The Stormont Executive is set to decide whether to allow drink-only pubs in NI to reopen when it meets later on Thursday.
Pubs that do not serve food have been given an indicative reopening date of Monday 21 September.
The date has already been pushed back twice by executive ministers due to concerns about the virus.
About 600 pubs in Northern Ireland that do not serve food are still awaiting the green light to open.
At present, drink-only pubs can only serve customers outdoors.
The hospitality industry in Northern Ireland has argued for a tightening of restrictions and tougher enforcement against establishments that break the rules, to allow more law-abiding pubs to reopen.
Last week, representatives from the sector met executive ministers to call for regulations to be put in place, as opposed to guidance.
It is understood the executive will discuss whether to approve the 21 September date when it meets on Thursday afternoon.
In the Republic of Ireland, drink-only pubs are due to reopen on the same date with the exception of Dublin, which remains under tighter restrictions due to a rise in cases.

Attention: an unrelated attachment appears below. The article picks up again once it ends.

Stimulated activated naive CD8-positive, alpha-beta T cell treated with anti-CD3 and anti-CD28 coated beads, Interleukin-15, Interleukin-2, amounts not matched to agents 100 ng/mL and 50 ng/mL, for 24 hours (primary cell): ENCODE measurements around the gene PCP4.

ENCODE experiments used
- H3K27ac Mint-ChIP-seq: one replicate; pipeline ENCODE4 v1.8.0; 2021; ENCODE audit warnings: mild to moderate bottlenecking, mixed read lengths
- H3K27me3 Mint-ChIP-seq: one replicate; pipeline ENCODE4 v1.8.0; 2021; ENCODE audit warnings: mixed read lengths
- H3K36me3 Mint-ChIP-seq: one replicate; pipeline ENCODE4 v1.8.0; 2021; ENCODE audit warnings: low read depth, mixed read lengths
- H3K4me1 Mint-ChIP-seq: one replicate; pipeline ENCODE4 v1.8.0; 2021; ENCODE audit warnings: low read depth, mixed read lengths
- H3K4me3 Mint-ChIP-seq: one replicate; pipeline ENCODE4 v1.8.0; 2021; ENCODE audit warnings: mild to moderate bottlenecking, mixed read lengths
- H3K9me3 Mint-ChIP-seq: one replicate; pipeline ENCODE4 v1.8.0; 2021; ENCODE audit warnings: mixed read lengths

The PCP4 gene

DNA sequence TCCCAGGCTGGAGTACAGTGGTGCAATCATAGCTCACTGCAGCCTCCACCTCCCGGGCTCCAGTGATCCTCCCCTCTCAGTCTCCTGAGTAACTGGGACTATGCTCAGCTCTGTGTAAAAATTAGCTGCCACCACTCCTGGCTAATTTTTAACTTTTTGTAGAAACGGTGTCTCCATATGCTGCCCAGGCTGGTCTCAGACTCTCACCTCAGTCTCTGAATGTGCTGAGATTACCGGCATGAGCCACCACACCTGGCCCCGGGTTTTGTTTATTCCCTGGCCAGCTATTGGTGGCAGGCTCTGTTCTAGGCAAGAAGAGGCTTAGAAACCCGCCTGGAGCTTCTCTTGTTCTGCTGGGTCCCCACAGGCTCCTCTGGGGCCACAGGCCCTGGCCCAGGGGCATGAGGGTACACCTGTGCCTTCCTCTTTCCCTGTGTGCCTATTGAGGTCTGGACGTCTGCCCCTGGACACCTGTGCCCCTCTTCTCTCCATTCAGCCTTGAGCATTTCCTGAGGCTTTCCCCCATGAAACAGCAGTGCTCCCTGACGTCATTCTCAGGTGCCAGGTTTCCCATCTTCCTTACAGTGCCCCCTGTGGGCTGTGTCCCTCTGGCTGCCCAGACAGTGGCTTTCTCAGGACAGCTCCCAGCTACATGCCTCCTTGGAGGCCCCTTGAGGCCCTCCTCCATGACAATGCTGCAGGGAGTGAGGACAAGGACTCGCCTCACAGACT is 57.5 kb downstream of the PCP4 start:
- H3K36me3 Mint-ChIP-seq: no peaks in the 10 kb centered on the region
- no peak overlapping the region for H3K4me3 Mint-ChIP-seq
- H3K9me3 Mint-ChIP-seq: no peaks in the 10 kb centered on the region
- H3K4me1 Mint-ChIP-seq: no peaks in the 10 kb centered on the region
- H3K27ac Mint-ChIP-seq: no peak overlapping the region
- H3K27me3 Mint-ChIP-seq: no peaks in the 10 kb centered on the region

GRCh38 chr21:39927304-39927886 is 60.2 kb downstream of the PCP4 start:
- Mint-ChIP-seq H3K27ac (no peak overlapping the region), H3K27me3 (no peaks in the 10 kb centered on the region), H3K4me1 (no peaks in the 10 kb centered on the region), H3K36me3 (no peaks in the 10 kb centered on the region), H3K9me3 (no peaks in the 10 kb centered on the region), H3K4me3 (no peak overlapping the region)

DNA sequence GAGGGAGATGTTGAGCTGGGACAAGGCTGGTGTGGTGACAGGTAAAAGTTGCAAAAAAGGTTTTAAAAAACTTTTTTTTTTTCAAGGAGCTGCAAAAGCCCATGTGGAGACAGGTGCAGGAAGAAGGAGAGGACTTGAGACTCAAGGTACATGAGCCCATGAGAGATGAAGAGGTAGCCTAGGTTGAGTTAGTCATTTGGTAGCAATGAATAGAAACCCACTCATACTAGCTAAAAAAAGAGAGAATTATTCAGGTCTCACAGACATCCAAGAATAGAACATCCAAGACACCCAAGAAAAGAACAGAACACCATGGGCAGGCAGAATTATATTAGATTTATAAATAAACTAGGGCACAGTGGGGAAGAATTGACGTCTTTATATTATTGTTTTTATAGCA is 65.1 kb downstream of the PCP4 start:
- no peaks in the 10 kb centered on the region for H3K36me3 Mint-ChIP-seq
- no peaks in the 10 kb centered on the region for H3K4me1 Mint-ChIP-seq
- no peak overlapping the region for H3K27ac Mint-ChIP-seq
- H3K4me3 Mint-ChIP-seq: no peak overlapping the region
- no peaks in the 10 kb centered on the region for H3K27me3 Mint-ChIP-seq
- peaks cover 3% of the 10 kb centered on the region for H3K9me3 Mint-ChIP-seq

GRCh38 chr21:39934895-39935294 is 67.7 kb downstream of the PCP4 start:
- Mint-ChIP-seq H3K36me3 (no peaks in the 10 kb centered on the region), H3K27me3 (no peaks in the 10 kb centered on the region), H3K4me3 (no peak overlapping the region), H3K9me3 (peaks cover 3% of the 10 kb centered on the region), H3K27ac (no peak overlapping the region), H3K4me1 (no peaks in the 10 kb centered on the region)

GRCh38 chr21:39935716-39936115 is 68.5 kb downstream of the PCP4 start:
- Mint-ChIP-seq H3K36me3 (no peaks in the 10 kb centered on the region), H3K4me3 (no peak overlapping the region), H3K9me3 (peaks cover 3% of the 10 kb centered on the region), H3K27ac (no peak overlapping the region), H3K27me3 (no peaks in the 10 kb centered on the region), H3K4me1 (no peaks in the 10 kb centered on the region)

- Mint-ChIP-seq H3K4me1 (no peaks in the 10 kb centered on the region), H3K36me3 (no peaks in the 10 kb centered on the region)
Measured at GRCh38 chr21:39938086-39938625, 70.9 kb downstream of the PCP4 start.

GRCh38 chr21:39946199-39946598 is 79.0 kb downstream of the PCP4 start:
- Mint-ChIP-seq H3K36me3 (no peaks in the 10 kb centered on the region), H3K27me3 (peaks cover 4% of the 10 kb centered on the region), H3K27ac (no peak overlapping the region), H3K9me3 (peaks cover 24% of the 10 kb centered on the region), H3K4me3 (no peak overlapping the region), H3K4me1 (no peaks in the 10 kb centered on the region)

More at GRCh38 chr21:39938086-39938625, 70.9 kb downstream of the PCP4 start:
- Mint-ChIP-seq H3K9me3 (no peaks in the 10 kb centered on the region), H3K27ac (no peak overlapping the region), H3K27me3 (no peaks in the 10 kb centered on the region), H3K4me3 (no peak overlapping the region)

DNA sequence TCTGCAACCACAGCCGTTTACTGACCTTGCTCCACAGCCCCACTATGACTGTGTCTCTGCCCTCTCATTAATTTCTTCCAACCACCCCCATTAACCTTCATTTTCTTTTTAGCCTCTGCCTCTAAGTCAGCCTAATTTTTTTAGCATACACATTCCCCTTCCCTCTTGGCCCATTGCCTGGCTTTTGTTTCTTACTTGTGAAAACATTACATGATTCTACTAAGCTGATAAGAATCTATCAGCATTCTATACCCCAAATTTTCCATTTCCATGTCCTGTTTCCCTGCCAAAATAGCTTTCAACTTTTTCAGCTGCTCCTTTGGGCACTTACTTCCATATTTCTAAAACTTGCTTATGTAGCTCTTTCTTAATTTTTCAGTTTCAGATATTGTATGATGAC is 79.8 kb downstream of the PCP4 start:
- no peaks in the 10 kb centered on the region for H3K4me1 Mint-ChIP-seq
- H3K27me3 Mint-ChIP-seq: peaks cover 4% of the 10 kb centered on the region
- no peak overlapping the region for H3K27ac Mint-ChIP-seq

Pam Cameron, deputy chair of Stormont’s health committee, said drink-only pubs should be given permission to start trading again soon.
“The bulk of alcohol is actually consumed within the home and not in any establishment,” the Democratic Unionist Party assembly member said.
“That’s why I think it’s most important that the restrictions do remain among homes and that advice on not mixing households remains because that is where your guard is down.”
Stormont ministers are also likely to discuss the imposition of new localised restrictions across parts of Northern Ireland at Thursday’s executive meeting.
On Wednesday, the restrictions were given legal force – but caused some confusion as new areas in the Lisburn and Castlereagh council area have been added to the list of affected areas.
Previously, it had been announced that the rules would only apply to the Belfast council area, Ballymena, BT28, BT29 and BT43.
The executive has maintained that postcodes will be added and removed as required, but DUP MP Gavin Robinson questioned whether it was the health minister who had chosen to place tighter restrictions on the area or if the decision had been taken at a full executive meeting.
Alliance assembly member Paula Bradshaw, who sits on Stormont’s health committee, says it is vital that the public messaging regarding coronavirus is “crystal clear” and people are kept fully aware of any changes.
The new rules are expected to last for at least two weeks, and will be regularly reviewed by the executive.
— to www.bbc.co.uk